March 17 is the traditional time to plant peas, potatoes, and onions.
Peas are a cool-season crop, now coming in three separate varieties to suit your garden and cooking needs. They are: (sweet pea, inedible pod) and snow peas (edible flat pod with small peas inside) and snap peas (edible pod with full-size peas). They are easy to grow, but with a very limited growing season. Furthermore, they do not stay fresh long after harvest, so enjoy them while you can!
- To get the best head start, turn over your pea planting beds in the fall, add manure to the soil, and mulch well.
- As with other legumes, pea roots will fix nitrogen in the soil, making it available for other plants.
- Peas will appreciate a good sprinkling of wood ashes to the soil before planting.
- Sow seeds outdoors 4 to 6 weeks before last spring frost, when soil temperatures reach 45 degrees F.
- Plant 1 inch deep (deeper if soil is dry) and 2 inches apart.
- Get them in the ground while the soil is still cool but do not have them sit too long in wet soil. It’s a delicate balance of proper timing and weather conditions. For soil that stays wet longer, invest in raised beds.
- A blanket of snow won’t hurt emerging pea plants, but several days with temperatures in the teens could. Be prepared to plant again.
- Peas are best grown in temperatures below 70 degrees F.
Care of Pea Plants
- Make sure that you have well-drained, humus-rich soil.
- Poke in any seeds that wash out. (A chopstick is an ideal tool for this.)
- Be sure, too, that you don’t fertilize the soil too much. Peas are especially sensitive to too much nitrogen, but they may like a little bonemeal, for the phosphorus content.
- Though adding compost or manure to the soil won’t hurt, peas don’t need heavy doses of fertilizer. They like phosphorus and potassium.
- Water sparsely unless the plants are wilting. Do not let plants dry out, or no pods will be produced.
- For tall and vine varieties, establish poles or a trellis at time of planting.
- Do not hoe around plants to avoid disturbing fragile roots.
- It’s best to rotate pea crops every year or two to avoid a buildup of soil-borne diseases.
- Plant seed potatoes (pieces of whole potato or a small whole potato, with at least 2 eyes per piece).
- If you are cutting up potato pieces for planting, do so a 1-2 days ahead of time. This will give them the chance to form a protective layer, both for moisture retention and rot resistance.
- Old Timers say Good Friday or under the full moon is the best time to plant root crops. Potatoes can be planted as soon as soil can be worked, but be aware that some crops could be ruined by a frost.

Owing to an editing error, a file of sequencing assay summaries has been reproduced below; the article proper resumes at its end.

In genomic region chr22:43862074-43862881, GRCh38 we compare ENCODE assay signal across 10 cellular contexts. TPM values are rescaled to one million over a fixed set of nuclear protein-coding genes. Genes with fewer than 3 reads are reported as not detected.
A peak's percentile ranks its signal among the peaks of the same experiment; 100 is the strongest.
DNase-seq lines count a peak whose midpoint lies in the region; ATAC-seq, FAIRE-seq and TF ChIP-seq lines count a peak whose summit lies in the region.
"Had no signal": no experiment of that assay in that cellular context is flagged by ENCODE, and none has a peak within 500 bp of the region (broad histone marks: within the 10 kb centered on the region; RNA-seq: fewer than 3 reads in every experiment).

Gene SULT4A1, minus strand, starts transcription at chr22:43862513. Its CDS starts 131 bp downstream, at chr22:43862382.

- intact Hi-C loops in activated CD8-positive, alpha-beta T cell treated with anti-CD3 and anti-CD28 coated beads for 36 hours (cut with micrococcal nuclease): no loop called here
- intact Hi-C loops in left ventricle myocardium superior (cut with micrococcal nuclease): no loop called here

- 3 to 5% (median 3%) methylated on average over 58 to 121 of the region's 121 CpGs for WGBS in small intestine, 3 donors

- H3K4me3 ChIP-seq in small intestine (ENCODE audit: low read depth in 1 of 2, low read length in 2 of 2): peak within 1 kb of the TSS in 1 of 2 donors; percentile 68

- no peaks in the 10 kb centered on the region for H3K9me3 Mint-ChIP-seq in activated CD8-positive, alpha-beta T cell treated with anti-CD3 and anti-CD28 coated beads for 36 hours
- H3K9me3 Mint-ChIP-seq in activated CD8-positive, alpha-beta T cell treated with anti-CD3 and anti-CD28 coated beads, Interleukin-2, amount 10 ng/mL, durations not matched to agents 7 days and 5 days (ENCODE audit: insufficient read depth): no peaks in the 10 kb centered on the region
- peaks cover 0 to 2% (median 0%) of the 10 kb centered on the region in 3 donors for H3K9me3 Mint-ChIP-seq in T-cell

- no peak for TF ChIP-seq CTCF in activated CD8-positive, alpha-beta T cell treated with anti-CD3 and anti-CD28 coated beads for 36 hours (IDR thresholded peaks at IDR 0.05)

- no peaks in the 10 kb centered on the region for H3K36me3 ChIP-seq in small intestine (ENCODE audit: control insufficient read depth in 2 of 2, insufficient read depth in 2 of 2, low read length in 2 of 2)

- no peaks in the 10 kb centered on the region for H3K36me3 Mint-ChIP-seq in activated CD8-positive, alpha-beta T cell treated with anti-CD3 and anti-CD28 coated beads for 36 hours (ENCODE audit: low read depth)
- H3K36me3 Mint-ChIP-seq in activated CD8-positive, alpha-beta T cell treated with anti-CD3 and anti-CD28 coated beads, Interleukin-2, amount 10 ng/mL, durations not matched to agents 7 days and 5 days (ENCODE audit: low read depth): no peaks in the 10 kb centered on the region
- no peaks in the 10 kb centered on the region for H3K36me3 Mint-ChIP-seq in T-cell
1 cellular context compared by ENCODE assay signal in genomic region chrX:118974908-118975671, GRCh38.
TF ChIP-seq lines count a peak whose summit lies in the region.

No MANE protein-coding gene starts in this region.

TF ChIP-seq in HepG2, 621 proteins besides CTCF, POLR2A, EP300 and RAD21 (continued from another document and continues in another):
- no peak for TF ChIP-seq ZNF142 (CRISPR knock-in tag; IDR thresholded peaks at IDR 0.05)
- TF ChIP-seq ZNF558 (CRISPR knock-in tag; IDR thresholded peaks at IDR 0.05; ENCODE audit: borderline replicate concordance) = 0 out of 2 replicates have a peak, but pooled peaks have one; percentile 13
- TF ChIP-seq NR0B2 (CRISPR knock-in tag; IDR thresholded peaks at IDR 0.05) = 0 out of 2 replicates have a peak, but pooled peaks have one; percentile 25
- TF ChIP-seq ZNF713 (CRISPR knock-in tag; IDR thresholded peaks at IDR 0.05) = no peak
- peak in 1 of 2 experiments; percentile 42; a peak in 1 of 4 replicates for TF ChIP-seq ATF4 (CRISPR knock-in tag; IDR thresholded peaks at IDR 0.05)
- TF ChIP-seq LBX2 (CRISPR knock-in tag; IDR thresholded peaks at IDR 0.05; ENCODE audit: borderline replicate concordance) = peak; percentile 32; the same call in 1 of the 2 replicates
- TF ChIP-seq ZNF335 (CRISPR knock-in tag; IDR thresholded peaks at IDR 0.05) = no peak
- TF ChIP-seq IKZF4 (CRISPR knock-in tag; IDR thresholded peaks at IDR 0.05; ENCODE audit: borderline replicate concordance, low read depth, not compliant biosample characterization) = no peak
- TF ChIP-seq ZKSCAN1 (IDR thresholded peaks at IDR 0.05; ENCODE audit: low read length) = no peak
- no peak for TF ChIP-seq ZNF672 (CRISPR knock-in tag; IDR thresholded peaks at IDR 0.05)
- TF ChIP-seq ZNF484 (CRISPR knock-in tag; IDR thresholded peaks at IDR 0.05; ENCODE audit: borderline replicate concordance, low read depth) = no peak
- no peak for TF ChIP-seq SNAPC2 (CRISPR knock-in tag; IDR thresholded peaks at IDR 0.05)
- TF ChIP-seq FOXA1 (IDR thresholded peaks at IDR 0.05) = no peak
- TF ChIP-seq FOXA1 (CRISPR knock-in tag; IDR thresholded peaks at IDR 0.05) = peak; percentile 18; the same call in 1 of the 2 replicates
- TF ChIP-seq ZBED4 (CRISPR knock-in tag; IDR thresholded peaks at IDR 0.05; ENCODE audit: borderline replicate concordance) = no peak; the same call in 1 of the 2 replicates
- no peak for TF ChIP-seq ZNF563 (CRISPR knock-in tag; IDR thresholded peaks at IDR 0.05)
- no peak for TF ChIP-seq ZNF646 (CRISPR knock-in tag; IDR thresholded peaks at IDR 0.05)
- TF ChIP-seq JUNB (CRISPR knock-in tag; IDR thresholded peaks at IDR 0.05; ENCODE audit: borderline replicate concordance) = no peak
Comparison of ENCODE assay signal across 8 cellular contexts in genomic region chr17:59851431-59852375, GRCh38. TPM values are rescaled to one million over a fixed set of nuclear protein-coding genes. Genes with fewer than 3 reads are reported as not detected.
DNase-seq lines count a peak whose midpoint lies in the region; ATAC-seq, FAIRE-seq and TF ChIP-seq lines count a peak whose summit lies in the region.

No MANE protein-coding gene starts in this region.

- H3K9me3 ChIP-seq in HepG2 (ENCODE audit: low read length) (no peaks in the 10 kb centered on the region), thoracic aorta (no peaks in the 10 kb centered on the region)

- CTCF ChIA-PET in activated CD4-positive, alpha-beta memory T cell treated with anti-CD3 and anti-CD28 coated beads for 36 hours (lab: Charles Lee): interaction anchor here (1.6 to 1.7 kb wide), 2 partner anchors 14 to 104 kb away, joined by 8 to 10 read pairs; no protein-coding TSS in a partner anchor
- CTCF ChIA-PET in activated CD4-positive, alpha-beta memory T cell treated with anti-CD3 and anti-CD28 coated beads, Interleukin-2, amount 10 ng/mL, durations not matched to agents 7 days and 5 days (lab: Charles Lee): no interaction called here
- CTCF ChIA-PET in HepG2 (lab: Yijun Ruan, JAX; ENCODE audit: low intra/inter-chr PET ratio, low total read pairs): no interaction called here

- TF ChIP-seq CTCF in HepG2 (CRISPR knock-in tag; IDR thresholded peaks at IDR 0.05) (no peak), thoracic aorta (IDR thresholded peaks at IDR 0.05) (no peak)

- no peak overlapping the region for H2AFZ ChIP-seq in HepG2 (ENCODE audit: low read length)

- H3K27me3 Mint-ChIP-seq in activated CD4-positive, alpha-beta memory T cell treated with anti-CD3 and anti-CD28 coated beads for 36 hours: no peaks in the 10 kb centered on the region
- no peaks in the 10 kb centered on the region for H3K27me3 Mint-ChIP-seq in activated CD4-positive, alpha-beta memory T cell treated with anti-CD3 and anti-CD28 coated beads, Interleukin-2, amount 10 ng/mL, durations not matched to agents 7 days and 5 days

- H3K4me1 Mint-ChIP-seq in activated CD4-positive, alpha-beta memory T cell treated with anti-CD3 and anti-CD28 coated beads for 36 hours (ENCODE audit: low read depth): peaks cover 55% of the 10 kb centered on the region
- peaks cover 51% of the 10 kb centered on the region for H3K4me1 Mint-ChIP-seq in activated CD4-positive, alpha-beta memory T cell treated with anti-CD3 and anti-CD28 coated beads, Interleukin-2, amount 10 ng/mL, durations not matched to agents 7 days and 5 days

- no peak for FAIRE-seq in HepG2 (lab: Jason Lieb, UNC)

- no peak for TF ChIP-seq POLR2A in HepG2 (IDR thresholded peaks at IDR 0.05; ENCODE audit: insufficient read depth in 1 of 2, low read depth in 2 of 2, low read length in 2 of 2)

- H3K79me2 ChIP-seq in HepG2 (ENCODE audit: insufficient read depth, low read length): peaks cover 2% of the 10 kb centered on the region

- Spread and mix in rotted manure or organic compost in the bottom of the trench before planting.
- Plant seed potatoes one foot apart in a 4-inch deep trench, eye side up.
- Practice yearly crop rotation.
Care of Potatoes
- Potatoes thrive in well-drained, loose soil.
- Potatoes need consistent moisture, so water regularly when tubers start to form.
- Hilling should be done before the potato plants bloom, when the plant is about 6 inches tall. Hoe the dirt up around the base of the plant in order to cover the root as well as to support the plant. Bury them in loose soil. The idea is to keep the potato from getting sunburned, in which case they turn green and will taste bitter.
- You will need to hill potatoes every couple of weeks to protect your crop.
Onions are a cold season crop, easy to grow because of their hardiness. We recommend using onion sets, which can be planted without worry of frost damage and have a higher success rate than direct seed or transplants.
- Till in aged manure or fertilizer the fall before planting.
- Start seeds indoors about 6 weeks before transplanting. Move transplants into the garden as soon as the ground can be worked.
- Plant the transplants about three inches apart.
- Plant sets directly outdoors mid March and early April. Make sure temperature doesn’t go below 20 degrees F.
- When planting onion sets, don’t bury them completely under the soil; if more than the bottom third of the bulb is underground, growth can be restricted. Set five inches apart.
- Fertilize when bulbs begin to swell, and again when plants are one foot tall
- Make sure soil is well-drained. Mulch will help retain moisture and stifle weeds.
Candy onion plants, white, yellow, red onion sets are now in stock. Come in and visit!